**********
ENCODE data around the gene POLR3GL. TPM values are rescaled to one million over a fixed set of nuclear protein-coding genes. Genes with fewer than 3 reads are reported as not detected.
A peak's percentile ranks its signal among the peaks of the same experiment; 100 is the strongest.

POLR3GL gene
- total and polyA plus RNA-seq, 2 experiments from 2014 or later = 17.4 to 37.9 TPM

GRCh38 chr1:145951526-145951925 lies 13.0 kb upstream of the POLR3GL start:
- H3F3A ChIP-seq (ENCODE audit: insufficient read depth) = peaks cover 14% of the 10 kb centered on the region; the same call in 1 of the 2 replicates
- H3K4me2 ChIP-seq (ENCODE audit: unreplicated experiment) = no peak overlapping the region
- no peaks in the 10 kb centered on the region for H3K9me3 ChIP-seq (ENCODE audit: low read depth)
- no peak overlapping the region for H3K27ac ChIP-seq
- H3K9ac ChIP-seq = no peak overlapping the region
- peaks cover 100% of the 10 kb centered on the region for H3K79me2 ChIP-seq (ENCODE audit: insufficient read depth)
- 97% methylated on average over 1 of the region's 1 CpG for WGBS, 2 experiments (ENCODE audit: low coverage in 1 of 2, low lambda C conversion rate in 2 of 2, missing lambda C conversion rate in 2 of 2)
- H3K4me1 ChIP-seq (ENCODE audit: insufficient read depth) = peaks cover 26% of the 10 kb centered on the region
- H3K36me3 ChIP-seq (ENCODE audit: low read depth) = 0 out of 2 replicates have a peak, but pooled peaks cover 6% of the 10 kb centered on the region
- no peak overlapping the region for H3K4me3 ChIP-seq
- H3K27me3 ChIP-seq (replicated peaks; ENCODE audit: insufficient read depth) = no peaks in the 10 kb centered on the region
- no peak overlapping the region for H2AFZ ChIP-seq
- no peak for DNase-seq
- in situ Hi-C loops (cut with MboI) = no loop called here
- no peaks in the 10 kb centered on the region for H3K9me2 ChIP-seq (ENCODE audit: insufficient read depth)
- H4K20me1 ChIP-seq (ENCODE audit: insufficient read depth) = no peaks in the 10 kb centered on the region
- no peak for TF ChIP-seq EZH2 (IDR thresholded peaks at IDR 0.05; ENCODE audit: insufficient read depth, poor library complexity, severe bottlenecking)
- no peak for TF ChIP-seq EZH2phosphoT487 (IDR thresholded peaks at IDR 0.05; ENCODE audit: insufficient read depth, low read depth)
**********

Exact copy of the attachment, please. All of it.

ENCODE data around the gene POLR3GL. TPM values are rescaled to one million over a fixed set of nuclear protein-coding genes. Genes with fewer than 3 reads are reported as not detected.
A peak's percentile ranks its signal among the peaks of the same experiment; 100 is the strongest.

POLR3GL gene
- total and polyA plus RNA-seq, 2 experiments from 2014 or later = 17.4 to 37.9 TPM

GRCh38 chr1:145951526-145951925 lies 13.0 kb upstream of the POLR3GL start:
- H3F3A ChIP-seq (ENCODE audit: insufficient read depth) = peaks cover 14% of the 10 kb centered on the region; the same call in 1 of the 2 replicates
- H3K4me2 ChIP-seq (ENCODE audit: unreplicated experiment) = no peak overlapping the region
- no peaks in the 10 kb centered on the region for H3K9me3 ChIP-seq (ENCODE audit: low read depth)
- no peak overlapping the region for H3K27ac ChIP-seq
- H3K9ac ChIP-seq = no peak overlapping the region
- peaks cover 100% of the 10 kb centered on the region for H3K79me2 ChIP-seq (ENCODE audit: insufficient read depth)
- 97% methylated on average over 1 of the region's 1 CpG for WGBS, 2 experiments (ENCODE audit: low coverage in 1 of 2, low lambda C conversion rate in 2 of 2, missing lambda C conversion rate in 2 of 2)
- H3K4me1 ChIP-seq (ENCODE audit: insufficient read depth) = peaks cover 26% of the 10 kb centered on the region
- H3K36me3 ChIP-seq (ENCODE audit: low read depth) = 0 out of 2 replicates have a peak, but pooled peaks cover 6% of the 10 kb centered on the region
- no peak overlapping the region for H3K4me3 ChIP-seq
- H3K27me3 ChIP-seq (replicated peaks; ENCODE audit: insufficient read depth) = no peaks in the 10 kb centered on the region
- no peak overlapping the region for H2AFZ ChIP-seq
- no peak for DNase-seq
- in situ Hi-C loops (cut with MboI) = no loop called here
- no peaks in the 10 kb centered on the region for H3K9me2 ChIP-seq (ENCODE audit: insufficient read depth)
- H4K20me1 ChIP-seq (ENCODE audit: insufficient read depth) = no peaks in the 10 kb centered on the region
- no peak for TF ChIP-seq EZH2 (IDR thresholded peaks at IDR 0.05; ENCODE audit: insufficient read depth, poor library complexity, severe bottlenecking)
- no peak for TF ChIP-seq EZH2phosphoT487 (IDR thresholded peaks at IDR 0.05; ENCODE audit: insufficient read depth, low read depth)